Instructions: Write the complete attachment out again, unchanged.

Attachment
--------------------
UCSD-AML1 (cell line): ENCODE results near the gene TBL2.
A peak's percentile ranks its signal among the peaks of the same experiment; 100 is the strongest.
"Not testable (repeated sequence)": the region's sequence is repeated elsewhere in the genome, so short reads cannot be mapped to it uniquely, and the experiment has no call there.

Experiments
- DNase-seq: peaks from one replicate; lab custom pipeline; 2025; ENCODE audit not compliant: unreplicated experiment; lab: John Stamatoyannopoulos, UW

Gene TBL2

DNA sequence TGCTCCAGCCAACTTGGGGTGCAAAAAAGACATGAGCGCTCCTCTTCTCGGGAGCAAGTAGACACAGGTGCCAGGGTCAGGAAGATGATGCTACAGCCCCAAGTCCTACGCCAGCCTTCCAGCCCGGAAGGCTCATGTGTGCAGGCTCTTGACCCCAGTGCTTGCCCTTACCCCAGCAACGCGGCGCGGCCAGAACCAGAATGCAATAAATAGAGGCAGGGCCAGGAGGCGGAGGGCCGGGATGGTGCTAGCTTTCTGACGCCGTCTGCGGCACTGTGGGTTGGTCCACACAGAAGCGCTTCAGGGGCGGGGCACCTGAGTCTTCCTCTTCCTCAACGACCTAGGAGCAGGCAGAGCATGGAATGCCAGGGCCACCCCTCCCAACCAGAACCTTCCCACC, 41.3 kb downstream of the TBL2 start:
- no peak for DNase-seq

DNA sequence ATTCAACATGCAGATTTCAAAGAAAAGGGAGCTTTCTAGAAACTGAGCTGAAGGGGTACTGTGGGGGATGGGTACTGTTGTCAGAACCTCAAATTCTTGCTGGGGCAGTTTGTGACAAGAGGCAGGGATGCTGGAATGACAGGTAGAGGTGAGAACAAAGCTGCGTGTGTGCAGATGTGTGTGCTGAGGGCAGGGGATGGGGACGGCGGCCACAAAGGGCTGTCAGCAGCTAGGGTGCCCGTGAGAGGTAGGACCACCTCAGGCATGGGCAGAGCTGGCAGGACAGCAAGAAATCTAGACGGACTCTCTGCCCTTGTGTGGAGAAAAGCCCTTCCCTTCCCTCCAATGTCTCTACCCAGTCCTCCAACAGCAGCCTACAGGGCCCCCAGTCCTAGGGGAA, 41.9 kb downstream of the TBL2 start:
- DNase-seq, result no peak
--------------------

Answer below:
UCSD-AML1 (cell line): ENCODE results near the gene TBL2.
A peak's percentile ranks its signal among the peaks of the same experiment; 100 is the strongest.
"Not testable (repeated sequence)": the region's sequence is repeated elsewhere in the genome, so short reads cannot be mapped to it uniquely, and the experiment has no call there.

Experiments
- DNase-seq: peaks from one replicate; lab custom pipeline; 2025; ENCODE audit not compliant: unreplicated experiment; lab: John Stamatoyannopoulos, UW

Gene TBL2

DNA sequence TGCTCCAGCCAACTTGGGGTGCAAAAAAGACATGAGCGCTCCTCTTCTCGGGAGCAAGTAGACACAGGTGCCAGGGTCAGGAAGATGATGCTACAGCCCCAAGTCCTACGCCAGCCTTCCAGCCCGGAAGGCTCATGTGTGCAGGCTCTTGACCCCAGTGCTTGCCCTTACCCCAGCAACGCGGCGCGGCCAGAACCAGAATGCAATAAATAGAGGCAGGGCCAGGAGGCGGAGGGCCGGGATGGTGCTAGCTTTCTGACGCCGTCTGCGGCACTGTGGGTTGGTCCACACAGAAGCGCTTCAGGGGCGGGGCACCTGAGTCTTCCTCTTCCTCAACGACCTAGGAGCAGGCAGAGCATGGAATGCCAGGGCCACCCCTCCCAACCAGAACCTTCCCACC, 41.3 kb downstream of the TBL2 start:
- no peak for DNase-seq

DNA sequence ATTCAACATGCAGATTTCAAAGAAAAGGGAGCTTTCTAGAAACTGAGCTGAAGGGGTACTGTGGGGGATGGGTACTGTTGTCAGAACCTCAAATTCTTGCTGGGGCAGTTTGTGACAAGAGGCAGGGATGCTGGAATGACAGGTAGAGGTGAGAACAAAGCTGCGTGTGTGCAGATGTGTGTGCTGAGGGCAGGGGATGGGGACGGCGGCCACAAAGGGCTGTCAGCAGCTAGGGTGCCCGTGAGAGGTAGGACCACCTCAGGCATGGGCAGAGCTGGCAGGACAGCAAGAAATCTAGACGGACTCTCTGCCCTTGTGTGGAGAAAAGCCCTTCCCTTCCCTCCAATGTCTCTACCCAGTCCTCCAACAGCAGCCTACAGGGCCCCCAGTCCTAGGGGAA, 41.9 kb downstream of the TBL2 start:
- DNase-seq, result no peak